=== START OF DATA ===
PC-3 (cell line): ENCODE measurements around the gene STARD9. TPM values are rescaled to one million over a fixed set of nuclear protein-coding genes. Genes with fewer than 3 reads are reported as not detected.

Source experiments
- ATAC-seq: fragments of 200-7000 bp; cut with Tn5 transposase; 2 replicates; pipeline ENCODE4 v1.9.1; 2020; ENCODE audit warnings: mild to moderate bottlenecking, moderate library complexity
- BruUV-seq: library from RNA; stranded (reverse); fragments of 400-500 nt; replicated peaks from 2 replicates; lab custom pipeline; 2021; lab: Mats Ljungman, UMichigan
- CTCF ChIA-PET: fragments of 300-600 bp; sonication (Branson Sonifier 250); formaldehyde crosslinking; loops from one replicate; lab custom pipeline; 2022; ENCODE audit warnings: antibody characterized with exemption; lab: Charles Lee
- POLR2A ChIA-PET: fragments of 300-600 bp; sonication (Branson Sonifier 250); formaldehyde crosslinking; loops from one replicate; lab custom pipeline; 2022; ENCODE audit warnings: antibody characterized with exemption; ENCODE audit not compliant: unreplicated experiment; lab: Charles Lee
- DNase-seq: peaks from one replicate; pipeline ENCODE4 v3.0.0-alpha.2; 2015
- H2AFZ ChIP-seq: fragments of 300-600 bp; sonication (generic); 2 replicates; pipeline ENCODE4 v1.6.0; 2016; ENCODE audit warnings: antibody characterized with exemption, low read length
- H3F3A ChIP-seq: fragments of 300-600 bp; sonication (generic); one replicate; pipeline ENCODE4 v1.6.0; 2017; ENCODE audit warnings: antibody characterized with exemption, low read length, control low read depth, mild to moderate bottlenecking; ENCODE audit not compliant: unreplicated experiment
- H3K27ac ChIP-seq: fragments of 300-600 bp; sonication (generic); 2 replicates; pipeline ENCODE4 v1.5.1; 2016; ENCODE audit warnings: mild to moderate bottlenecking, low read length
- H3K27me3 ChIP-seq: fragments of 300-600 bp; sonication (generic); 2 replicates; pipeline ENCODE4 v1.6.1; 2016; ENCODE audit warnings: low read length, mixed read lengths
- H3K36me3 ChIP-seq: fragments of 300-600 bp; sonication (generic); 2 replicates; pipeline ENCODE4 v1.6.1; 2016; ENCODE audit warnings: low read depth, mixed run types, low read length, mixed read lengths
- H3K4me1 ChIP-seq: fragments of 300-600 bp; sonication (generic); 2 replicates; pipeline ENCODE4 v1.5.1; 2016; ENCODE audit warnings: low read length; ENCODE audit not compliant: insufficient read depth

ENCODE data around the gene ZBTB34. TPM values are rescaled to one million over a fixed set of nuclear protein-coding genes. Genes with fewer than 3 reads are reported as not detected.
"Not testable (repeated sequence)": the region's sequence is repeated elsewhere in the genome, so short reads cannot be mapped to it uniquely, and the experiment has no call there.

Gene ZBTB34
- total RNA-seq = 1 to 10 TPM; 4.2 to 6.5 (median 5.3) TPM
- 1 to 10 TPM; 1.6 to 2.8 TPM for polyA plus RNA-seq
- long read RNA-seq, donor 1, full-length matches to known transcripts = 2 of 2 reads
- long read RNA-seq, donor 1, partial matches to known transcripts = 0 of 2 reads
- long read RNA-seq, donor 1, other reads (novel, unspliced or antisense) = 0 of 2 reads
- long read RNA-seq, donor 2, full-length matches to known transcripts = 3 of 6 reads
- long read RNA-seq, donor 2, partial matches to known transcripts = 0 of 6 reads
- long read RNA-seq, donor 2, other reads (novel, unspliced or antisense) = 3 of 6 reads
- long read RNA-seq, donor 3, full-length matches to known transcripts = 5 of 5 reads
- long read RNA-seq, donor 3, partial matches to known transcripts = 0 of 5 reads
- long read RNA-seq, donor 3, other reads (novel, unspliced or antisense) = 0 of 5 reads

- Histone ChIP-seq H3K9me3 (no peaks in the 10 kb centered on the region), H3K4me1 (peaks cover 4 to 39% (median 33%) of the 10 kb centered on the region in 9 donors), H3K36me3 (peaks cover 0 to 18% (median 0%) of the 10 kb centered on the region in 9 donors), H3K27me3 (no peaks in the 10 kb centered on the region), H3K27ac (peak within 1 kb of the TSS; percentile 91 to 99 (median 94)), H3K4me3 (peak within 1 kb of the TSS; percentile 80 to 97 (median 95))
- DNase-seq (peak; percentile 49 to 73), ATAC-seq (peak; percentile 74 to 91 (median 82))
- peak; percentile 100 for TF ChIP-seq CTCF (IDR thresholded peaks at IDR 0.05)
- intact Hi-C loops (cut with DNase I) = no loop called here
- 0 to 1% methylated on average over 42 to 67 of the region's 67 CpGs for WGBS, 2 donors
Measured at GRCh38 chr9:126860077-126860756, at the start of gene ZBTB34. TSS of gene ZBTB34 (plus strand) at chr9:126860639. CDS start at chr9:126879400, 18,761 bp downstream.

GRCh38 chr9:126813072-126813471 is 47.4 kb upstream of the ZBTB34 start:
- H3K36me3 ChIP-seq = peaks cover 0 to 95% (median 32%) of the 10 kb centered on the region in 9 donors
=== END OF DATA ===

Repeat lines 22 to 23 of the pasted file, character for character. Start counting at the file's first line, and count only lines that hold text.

- long read RNA-seq, donor 2, full-length matches to known transcripts = 3 of 6 reads
- long read RNA-seq, donor 2, partial matches to known transcripts = 0 of 6 reads